Monsters

All posts tagged Monsters

Lon Chaney, Jr. in Happy Landing

Published June 2, 2018 by biggayhorrorfan

Lon solo

Truly one of the oddest stardom stories must belong to Sonja Henie. A world famous Olympian skater, Henie made a huge mark on Hollywood in the 1930s. Providing an exuberant presence with modest acting skills, she appeared in vehicles that revolved around her ability to perform in huge Busby Berkeley style numbers on acres of ice. Many of these spectacles made tons of money, meaning Henie became one of the most poLon grouppular stars of her time…albeit in some of the strangest cinema ever produced.

Nicely, in 1938’s Happy Landing, Henie shares a brief scene with a future horror icon. Appearing here as Trudy Ericksen, a small town Norwegian hopeful who has started to make good in the Big Apple, Henie impulsively declares that she is going to marry a playboy, enacted smoothly by Cesar Romero (Two on a Guillotine, Batman), to an overeager reporter – –  played with gusto by none other than Lon Chaney, Jr. ! Nicely, Chaney’s goofy everyman energy is in full if modest supply here. For terror fans, it is a truly pleasant surprise, and one of the many things that makes the viewing of these old black and white programmers such a pleasure.

Sonia HenieNaturally, Henie, who spends much of the movie in close-ups featuring an approximation of thoughtful whimsy, finds her true love by the film’s spectacular finish. Chaney, of course, would go on to classic monster status with his appearances in such films as 1941’s The Wolf Man, 1943’s Son of Dracula and 1944’s The Mummy’s Ghost.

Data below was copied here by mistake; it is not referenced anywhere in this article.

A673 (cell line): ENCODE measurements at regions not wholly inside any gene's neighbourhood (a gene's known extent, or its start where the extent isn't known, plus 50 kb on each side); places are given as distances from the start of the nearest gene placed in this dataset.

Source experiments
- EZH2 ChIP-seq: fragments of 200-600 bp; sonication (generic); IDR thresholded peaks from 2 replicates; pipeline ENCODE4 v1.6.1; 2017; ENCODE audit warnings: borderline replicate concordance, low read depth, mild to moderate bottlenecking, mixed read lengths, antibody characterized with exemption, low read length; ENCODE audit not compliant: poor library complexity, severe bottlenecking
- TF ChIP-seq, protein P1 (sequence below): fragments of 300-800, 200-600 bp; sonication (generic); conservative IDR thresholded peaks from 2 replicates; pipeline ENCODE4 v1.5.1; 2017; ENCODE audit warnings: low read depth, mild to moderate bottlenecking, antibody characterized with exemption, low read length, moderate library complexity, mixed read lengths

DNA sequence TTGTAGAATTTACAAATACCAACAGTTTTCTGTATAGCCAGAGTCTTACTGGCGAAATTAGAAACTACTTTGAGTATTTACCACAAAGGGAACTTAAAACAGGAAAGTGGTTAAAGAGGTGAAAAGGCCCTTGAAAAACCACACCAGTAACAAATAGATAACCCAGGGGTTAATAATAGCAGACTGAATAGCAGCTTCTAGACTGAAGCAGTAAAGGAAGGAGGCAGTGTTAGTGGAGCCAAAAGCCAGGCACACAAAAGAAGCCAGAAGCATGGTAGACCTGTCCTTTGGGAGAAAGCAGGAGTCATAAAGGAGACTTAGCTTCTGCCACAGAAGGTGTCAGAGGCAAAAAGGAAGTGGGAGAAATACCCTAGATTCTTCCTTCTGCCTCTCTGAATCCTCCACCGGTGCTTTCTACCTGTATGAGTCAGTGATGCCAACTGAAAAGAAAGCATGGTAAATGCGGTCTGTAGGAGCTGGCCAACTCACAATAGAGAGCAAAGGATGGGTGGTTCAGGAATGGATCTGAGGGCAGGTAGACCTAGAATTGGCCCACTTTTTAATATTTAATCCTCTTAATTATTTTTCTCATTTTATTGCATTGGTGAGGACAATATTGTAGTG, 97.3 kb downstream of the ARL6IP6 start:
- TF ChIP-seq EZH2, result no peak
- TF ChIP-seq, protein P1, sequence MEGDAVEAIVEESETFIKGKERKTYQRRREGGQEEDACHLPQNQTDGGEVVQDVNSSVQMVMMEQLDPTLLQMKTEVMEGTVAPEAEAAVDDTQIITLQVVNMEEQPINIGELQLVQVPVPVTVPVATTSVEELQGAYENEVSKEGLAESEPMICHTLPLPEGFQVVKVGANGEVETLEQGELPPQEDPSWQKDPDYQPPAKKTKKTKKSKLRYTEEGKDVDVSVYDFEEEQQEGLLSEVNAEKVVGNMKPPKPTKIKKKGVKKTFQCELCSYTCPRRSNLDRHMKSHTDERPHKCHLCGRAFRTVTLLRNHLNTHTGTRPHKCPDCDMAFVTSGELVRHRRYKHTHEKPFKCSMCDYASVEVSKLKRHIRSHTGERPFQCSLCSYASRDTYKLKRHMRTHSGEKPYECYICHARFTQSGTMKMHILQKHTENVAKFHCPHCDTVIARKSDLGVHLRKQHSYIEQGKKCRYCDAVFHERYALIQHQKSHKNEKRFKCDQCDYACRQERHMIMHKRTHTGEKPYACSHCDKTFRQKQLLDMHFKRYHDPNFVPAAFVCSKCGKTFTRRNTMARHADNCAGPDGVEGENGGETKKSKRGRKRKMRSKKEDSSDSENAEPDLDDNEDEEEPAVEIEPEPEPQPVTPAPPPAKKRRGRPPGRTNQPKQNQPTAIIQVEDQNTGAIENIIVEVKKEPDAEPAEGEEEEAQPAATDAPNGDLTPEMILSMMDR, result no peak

Until the next time, SWEET love and pink GRUE, Big Gay Horror Fan!

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Review: Printsploitation 3

Published February 24, 2018 by biggayhorrorfan

Printsploitation3

If one needs evidence of the diversity of the horror fan, they have to look no further than the latest issue of Printsploitation magazine. A combination of a comic book, fine art publication and a more traditional genre magazine, this brain child of artist Scott Miller, features drawings from a number of influential indie genre artists devoted to various decades of terror cinema.

Nicely, in the third volume, the glorious black and white artwork is balanced out by a terrific article on the posters of ‘80s sexploitation flicks (and fun reviews of the films themselves) by Heavy Metal Movies author Mike “McBeardo” McPadden and a celebration of acclaimed yet obscure VHS box artist CW Taylor by Dr. Jose.

The art, itself, is an amazing display of eclectic interests and themes. From Don England’s take on Peter Cushing to Putrid’s detailed reimagining of the (much maligned) 1979 monster film Prophecy, this volume has surprises on every page. Favorites here include Corrine Halbert’s darkly innocent take on Michael from the epically trashy Euro horror Burial Ground and the beautiful rendered power profiles of such icons as Susan Tyrell, Debbie Rochon and William Girdler by Klon J. Waldrip.